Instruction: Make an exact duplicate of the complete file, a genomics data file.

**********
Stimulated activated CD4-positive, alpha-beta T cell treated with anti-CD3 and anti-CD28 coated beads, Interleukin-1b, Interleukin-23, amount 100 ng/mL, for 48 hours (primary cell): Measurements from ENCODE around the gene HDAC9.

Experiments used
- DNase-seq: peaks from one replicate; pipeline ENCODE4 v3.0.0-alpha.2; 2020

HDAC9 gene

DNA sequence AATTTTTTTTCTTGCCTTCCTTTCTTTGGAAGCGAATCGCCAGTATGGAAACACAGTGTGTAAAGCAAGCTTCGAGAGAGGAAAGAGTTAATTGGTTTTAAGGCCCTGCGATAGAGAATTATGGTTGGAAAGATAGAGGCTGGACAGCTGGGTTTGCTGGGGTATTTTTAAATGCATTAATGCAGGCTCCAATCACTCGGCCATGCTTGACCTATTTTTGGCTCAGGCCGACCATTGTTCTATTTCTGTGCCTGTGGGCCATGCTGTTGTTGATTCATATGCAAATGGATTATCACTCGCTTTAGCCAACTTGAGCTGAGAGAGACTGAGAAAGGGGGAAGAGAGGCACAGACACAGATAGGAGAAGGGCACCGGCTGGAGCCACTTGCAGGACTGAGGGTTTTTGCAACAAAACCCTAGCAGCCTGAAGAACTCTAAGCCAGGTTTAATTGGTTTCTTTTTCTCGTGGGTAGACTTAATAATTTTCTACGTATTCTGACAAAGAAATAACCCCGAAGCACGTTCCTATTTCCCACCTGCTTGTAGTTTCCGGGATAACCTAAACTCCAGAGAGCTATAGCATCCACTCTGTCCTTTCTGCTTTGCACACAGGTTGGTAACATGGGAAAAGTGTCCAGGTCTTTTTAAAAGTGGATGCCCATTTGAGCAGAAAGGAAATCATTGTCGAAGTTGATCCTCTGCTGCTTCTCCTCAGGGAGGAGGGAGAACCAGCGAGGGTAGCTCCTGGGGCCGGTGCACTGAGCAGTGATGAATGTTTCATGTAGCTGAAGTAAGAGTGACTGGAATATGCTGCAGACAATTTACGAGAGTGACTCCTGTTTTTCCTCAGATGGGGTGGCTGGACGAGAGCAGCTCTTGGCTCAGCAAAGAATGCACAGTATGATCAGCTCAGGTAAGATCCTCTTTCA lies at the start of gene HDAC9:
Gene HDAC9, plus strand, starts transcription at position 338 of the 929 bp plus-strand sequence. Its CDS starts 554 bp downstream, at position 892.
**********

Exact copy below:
Stimulated activated CD4-positive, alpha-beta T cell treated with anti-CD3 and anti-CD28 coated beads, Interleukin-1b, Interleukin-23, amount 100 ng/mL, for 48 hours (primary cell): Measurements from ENCODE around the gene HDAC9.

Experiments used
- DNase-seq: peaks from one replicate; pipeline ENCODE4 v3.0.0-alpha.2; 2020

HDAC9 gene

DNA sequence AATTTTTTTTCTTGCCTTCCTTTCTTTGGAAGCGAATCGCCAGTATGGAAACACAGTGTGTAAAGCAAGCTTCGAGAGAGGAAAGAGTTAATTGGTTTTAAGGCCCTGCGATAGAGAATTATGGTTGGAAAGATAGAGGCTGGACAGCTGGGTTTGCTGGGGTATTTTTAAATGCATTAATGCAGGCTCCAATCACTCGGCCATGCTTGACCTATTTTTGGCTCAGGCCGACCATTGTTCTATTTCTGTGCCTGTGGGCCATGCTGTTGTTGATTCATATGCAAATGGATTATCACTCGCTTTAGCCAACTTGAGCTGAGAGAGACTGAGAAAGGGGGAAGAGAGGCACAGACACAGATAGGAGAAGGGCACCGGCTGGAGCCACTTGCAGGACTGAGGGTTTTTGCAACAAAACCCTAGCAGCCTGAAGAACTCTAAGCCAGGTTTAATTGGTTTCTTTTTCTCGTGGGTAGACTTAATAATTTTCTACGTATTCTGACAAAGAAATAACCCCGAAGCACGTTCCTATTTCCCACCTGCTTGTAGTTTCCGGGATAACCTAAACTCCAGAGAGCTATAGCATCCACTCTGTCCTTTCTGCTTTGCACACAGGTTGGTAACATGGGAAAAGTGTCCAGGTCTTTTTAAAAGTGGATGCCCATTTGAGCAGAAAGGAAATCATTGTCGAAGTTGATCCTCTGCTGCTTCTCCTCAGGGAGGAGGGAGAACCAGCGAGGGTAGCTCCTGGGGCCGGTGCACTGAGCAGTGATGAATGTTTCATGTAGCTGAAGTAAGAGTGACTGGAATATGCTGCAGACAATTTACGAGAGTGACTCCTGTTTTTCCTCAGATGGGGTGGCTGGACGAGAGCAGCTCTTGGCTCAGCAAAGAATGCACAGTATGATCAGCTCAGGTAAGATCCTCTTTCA lies at the start of gene HDAC9:
Gene HDAC9, plus strand, starts transcription at position 338 of the 929 bp plus-strand sequence. Its CDS starts 554 bp downstream, at position 892.